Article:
Fred Charon, an AIDS patient from Portland, Maine, was traveling through Ohio in 1992 when he became ill and was taken to Memorial Hospital in Fremont. Dr. Charles Hull refused to admit him due to his AIDS status. Charon was then taken 45 minutes west to Medical College Hospital in Toledo, where he was admitted.
Charon filed suit under the Americans with Disabilities Act (ADA) in an attempt to extend the ADA’s anti-discrimination provisions to persons with AIDS. The ACLU also asserted claims under the Federal Rehabilitation Act, which states that any hospital receiving federal aid cannot discriminate against the disabled. Ohio ACLU volunteer attorneys Ellen Simon and Doris Wohl worked on the case, assisted by national ACLU attorney Marc Elovitz.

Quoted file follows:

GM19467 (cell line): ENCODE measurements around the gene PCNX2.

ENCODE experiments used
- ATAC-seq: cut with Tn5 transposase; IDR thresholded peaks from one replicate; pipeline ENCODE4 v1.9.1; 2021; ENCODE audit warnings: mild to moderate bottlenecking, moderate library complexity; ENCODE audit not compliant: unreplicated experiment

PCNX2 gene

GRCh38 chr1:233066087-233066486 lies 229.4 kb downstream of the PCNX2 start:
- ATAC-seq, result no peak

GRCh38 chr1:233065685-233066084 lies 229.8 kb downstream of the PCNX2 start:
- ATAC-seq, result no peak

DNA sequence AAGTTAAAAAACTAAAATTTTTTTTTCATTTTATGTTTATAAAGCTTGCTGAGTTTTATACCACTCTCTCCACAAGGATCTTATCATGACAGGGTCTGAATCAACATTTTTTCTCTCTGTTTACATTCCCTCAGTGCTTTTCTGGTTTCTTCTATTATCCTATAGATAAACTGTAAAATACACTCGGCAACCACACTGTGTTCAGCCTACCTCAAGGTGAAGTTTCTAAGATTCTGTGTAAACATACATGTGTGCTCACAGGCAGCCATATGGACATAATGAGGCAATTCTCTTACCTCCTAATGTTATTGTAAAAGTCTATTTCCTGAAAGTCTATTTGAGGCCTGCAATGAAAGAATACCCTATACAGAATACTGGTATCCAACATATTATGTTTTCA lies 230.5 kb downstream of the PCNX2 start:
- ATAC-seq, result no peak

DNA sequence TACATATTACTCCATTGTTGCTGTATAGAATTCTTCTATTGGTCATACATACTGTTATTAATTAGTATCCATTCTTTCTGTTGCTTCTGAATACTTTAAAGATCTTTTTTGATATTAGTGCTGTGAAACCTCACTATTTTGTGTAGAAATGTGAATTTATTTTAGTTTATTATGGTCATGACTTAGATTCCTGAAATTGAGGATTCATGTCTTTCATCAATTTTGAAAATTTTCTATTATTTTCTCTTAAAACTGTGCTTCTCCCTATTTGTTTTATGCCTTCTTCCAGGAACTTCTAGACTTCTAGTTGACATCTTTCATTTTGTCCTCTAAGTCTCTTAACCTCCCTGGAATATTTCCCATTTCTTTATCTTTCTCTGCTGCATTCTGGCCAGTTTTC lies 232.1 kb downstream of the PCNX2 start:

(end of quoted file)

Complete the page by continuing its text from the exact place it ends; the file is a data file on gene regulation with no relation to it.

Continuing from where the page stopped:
Unfortunately, Fred Charon died in March of 1993, but the court allowed the case to proceed under his estate, represented by Charon’s partner Bruce Howe.
A jury heard the case in district court in June 1994, which agreed with the ACLU’s argument that Memorial Hospital had violated the Federal Rehabilitation Act. Charon’s estate was awarded $512,000 in damages.
District court Judge John Potter himself ruled on the ADA claims in November 1994, concurring with the ACLU that Dr. Hull’s actions violated the ADA setting a precedent that the ADA applied to people with AIDS.
Judge Potter also ordered Dr. Hull and the hospital to post a sign in the waiting room stating that the hospital would treat all patients.